Successful Implementation of High Viscosity Friction Reducers from Laboratory to Field Scale: Middle Bakken Case Study
- Mohammed Ba Geri (Missouri University of Science and Technology) | Abdulaziz Ellafi (University of North Dakota) | Bruce Ofori (Missouri University of Science and Technology) | Ralph Flori (Missouri University of Science and Technology) | Huosameddin Sherif (Missouri University of Science and Technology)
- Document ID
- Unconventional Resources Technology Conference
- SPE/AAPG/SEG Unconventional Resources Technology Conference, 22-24 July, Denver, Colorado, USA
- Publication Date
- Document Type
- Conference Paper
- 2019. Unconventional Resources Technology Conference
- 6 in the last 30 days
- 1,912 since 2007
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Recent studies have presented successful case studies of using HVFR fluids in the field. Reported cost reductions from using fewer chemicals and less equipment on the relatively small Marcellus pads when replacing linear gel fluid systems by HVFR. The investigation provided a screening guideline of utilizing HVFRs in terms of its viscosity and concentration. The study notes that in field application the average concentration of HVFRs is 2.75 gpt (gal per 1,000 gal)
Three different scenarios were selected to study fluid type effect using 3D pseudo simulator; as a first scenario; fracture dimensions as a second scenario; the last scenario was proppant type. The first scenario consists of two cases: utilizing HVFR-B as new fracture fluid in 20% of produced water was investigated in scenario I (base case). Comparison between HVFR and linear gel in the Middle Bakken was investigated in Case II of the first scenario. At the second scenario, fracture half-length was studied. Proppant distribution impact by using HVFR in Bakken formation was analyzed as the third scenario. The final scenario investigated the pumping flow rate influence on proppant transport of using HVFR. The concentration of HVFR-B was 3 gpt and the proppant size was 30/50 mesh. The treatment schedule of this project consists of six stages. The proppant concentration was increased gradually from 0.5 ppt to 6 ppt at the later stage.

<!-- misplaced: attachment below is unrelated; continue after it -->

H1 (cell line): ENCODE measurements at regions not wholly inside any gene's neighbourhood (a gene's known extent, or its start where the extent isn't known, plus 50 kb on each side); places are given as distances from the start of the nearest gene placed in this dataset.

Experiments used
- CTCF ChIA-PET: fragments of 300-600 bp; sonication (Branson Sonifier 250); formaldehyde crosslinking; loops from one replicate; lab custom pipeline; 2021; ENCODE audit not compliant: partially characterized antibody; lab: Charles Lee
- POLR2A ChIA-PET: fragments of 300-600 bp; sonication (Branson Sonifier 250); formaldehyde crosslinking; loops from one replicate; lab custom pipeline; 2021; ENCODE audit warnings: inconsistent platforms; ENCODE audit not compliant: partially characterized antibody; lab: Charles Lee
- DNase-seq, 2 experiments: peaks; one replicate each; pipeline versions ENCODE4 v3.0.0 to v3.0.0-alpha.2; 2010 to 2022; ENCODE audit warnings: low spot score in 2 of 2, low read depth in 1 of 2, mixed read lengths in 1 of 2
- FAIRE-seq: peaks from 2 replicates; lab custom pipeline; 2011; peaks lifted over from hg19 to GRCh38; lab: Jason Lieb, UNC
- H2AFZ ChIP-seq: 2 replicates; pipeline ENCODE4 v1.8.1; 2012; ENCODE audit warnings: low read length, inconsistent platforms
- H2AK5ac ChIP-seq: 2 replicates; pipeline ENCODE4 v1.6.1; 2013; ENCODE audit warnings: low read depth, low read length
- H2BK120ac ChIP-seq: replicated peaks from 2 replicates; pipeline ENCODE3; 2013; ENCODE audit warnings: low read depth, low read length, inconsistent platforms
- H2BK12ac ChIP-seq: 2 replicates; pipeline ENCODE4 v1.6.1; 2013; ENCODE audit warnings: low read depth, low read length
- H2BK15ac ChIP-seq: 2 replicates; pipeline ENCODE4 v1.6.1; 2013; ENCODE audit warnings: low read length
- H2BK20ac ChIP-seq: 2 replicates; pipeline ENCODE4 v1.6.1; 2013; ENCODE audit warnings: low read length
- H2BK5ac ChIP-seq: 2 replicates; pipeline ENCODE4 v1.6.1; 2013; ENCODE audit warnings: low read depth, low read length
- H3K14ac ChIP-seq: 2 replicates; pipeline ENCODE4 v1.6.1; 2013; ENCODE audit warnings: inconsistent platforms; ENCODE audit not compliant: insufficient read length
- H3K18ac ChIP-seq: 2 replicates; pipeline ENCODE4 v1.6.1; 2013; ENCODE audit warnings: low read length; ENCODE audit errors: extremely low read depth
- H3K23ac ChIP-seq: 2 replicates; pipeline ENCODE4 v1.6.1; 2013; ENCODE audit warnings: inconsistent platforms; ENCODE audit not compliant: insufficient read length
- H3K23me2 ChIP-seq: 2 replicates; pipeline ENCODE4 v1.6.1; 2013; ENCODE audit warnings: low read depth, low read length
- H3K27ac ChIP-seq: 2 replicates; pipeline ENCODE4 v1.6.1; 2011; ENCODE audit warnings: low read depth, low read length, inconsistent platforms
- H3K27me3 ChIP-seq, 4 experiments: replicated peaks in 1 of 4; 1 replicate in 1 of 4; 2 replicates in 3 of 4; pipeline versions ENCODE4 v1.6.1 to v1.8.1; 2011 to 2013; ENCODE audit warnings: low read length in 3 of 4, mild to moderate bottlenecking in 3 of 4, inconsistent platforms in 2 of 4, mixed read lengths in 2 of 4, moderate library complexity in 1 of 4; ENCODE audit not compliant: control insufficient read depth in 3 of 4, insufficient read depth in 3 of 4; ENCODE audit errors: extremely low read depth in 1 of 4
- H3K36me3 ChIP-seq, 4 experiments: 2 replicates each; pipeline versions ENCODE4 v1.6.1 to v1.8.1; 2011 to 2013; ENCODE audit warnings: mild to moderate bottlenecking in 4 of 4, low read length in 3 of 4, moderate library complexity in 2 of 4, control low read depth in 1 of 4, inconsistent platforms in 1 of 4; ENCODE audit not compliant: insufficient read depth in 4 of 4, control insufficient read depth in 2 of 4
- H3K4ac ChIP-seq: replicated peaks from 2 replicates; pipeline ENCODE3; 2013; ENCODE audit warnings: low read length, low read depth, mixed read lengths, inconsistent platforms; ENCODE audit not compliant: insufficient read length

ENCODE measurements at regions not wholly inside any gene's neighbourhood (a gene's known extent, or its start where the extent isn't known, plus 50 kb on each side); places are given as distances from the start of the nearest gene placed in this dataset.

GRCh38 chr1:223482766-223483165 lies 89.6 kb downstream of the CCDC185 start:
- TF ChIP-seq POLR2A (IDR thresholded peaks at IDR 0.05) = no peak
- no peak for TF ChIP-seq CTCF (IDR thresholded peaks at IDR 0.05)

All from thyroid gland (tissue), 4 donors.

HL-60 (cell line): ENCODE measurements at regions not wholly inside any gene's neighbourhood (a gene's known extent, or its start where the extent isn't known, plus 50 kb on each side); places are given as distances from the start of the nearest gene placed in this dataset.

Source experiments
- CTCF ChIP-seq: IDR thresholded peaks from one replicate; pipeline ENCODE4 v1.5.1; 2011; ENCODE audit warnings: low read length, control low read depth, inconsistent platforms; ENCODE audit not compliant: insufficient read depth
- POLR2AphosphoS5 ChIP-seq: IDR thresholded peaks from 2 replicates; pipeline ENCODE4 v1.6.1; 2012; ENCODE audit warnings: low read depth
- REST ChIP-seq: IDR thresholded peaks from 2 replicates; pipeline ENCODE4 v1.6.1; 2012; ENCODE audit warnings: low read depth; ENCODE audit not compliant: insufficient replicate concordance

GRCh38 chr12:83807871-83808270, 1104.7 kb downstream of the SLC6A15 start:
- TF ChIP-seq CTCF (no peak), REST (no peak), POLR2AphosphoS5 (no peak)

In the case of using HVFR-B the fracture half-length was approximately 1300 ft while using linear gel created smaller fracture half-length. In contrast, using linear gel makes the fracture growth increase rapidly up to 290 ft as showed. To conclude, using HVFR-B created high fracture length with less fracture height than linear gel. Additionally, in using HVFR-B, the average fracture height was approximately 205 ft while using linear gel created increasing of the fracture growth rapidly up to 360 ft which represent around 43% increasing of the fracture height. In studying the impact of fracture half-length on proppant transport, increasing fracture half-length from 250 ft to 750 ft leads to the fracture growth rapidly up to 205 ft
Studying the impact of proppant size effect on proppant transport, we observed changing fracture conductivity across fracture half-length. Thus, the fracture height increasing with decreasing proppant mesh size. Fracture height increased from 193 ft to 206 ft by changing proppant mesh size from 20/40 to 40/70 mesh. With flow rate impact on proppant transport, it was observed that, the fracture height increases by increasing the pump rate. Utilizing HVFR-B in the fracture treatment provides higher absolute open flow rate (AOF) which is around 2000 BPD. On the other hand, the outcomes of using linear gel has less AOF that about 1600 BPD. Also, Increasing the Xf and proppant mesh size leads to increase the AOF.
This project describes comparison of the successful implementation of utilizing HVFR as an alternative fracturing system to linear gel.
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